So my school just banned clip charts

Discussion in 'Elementary Education' started by Backroads, Oct 2, 2019.

  1. Backroads

    Backroads Aficionado

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    Principal talked about her vision and plan for school discipline. Fairly usual plan, but she feels clip charts don't jive with it.

    I hate those damn things, so I'm happy.
     
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  3. swansong1

    swansong1 Virtuoso

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    It's about time!!
     
  4. bella84

    bella84 Aficionado

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    That’s my kind of principal! How did the rest of the staff react?
     
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  5. Obadiah

    Obadiah Groupie

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    What is a clip chart? I've probably heard of it by a different name, but I'm lost.
     
  6. bella84

    bella84 Aficionado

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    Google “clip chart” and you’ll see tons of images and info. I just did it and couldn’t even decide which link to share because there are so many.
     
  7. catnfiddle

    catnfiddle Moderator

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  8. Backroads

    Backroads Aficionado

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    Where did these things originate from, anyway?
     
  9. YoungTeacherGuy

    YoungTeacherGuy Phenom

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    Ufffff. I'm sure there were some upset teachers who've been using 'em for years!
     
    Last edited: Oct 3, 2019
  10. Backroads

    Backroads Aficionado

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    A lot of my team isn't thrilled.
     
  11. swansong1

    swansong1 Virtuoso

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    I have been on a soapbox for years about the ineffectiveness of using public discipline policies in classrooms...what do I know...only taught for 40+ years ;)
     
  12. agdamity

    agdamity Fanatic

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    Good for your principal! I’m glad many at my school gave them up this year as well. I never got on board with that trend, so I’m glad to see it go.
     
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  13. Joyful!

    Joyful! Habitué

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    Personally, I don't like clip charts.
    However, not sure how it is any different than Class Dojo.
     
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  14. Backroads

    Backroads Aficionado

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    The only thing I can think of is the privacy option.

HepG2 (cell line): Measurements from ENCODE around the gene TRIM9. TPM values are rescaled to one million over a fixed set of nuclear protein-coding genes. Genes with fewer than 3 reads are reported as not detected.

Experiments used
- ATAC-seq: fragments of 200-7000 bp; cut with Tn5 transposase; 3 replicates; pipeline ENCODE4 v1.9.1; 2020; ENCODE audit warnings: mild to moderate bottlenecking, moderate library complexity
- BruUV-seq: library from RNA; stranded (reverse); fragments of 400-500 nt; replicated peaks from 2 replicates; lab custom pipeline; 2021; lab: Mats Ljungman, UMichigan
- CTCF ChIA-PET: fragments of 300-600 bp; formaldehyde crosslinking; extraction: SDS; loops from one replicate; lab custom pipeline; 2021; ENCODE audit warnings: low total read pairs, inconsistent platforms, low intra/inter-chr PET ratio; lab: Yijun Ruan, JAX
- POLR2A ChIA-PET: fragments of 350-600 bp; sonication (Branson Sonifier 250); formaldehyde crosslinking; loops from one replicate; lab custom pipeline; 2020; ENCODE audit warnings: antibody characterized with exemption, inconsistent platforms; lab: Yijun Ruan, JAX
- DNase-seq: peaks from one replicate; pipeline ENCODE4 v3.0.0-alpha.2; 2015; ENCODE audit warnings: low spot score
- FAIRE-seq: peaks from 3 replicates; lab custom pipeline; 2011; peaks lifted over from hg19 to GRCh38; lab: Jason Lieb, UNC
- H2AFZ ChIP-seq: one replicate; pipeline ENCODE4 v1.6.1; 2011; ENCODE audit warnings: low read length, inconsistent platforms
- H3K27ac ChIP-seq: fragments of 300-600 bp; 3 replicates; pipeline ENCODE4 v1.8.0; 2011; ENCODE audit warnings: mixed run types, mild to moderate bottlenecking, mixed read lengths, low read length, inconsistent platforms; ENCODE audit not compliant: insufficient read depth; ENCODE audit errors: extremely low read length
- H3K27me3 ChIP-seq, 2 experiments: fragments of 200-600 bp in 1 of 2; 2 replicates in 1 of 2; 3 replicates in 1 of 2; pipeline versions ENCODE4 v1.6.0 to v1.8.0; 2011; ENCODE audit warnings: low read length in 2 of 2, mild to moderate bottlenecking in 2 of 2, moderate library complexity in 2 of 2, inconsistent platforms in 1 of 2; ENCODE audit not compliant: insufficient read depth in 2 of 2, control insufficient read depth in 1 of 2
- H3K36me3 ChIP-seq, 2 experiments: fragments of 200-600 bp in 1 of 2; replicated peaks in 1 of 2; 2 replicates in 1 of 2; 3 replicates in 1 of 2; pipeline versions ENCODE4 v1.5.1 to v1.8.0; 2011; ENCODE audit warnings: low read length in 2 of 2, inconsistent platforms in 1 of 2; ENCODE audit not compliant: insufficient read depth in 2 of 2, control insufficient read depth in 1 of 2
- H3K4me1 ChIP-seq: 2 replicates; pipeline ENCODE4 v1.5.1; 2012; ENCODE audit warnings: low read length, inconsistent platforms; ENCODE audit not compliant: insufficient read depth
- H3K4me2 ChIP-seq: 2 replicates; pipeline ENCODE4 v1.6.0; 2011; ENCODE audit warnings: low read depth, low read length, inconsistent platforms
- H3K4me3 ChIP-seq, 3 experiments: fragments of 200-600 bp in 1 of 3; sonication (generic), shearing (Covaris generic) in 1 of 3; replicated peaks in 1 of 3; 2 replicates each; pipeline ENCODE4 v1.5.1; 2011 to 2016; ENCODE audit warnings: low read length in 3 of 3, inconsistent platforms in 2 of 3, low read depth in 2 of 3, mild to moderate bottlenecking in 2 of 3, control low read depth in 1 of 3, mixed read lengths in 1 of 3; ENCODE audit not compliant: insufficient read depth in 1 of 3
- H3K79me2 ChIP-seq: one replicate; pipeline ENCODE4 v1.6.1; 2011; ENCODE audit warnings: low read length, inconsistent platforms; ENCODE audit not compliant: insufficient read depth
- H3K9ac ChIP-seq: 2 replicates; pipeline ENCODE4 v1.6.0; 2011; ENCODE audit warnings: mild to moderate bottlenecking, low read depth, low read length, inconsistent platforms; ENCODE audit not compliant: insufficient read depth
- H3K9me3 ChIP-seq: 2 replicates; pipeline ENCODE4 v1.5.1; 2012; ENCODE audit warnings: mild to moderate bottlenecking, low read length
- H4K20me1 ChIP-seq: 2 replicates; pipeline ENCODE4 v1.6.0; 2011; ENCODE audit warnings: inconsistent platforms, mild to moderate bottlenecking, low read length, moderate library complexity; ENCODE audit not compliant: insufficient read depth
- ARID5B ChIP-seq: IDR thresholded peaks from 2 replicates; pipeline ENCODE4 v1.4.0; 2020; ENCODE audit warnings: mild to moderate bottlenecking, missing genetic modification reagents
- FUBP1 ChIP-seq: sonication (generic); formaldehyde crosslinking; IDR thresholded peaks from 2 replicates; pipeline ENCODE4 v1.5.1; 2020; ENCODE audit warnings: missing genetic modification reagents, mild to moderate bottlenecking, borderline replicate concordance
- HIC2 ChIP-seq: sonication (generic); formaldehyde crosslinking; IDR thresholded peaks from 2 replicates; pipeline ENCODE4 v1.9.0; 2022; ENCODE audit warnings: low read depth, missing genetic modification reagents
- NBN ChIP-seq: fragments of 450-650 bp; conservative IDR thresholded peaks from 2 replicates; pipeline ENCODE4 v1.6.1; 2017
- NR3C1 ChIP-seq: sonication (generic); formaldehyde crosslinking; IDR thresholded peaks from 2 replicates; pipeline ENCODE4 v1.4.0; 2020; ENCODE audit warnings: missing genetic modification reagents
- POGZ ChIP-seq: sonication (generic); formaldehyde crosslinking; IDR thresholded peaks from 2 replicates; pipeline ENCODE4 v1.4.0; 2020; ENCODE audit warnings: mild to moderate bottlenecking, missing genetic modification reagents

I think we sometimes err in fussing too much over student behavior.
     
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  15. agdamity

    agdamity Fanatic

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    I don’t do Dojo or any other formal system. I handle behavior as it comes up with logical consequences. I give random rewards and lots of praise for positive behavior. I build relationships with my students and teach and enforce my expectations. I don’t see the need to make it complicated.
     
  16. Loomistrout

    Loomistrout Devotee

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    Not exactly sure. I do remember my district some years back instigating a “card system”. Similar to Clip except a pocket chart was used with kids names on pockets. Colored cards were inserted in each student’s pocket which denoted behavior status. It was “showy” which many administrators like because they can “see” discipline.

    Of course, nothing changed regarding students’ behavior except now everyone in the room and anyone entering knew the bad and good kids. Many students would ramp up their behavior as soon as their color changed; a way of getting back at the mean teacher for embarrassing them in front of peers. In addition, wear a flack vest should you catch one student but fail to catch another for the same behavior. It is interesting that research done in hundreds of classrooms shows time on task and cooperation are a by-product of the teacher and not displays of neon.
     
  17. bella84

    bella84 Aficionado

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    Same here. So much easier, and so much more effective.
     
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  18. TheGr8Catsby

    TheGr8Catsby Rookie

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    If you're going to ban that with reasons, that's one thing, but this type of thing should be announced well before the start of the school year. Instituting a discipline plan only to change it mid-year is counterproductive to establishing norms, procedures, routines, and rules during the first weeks of school.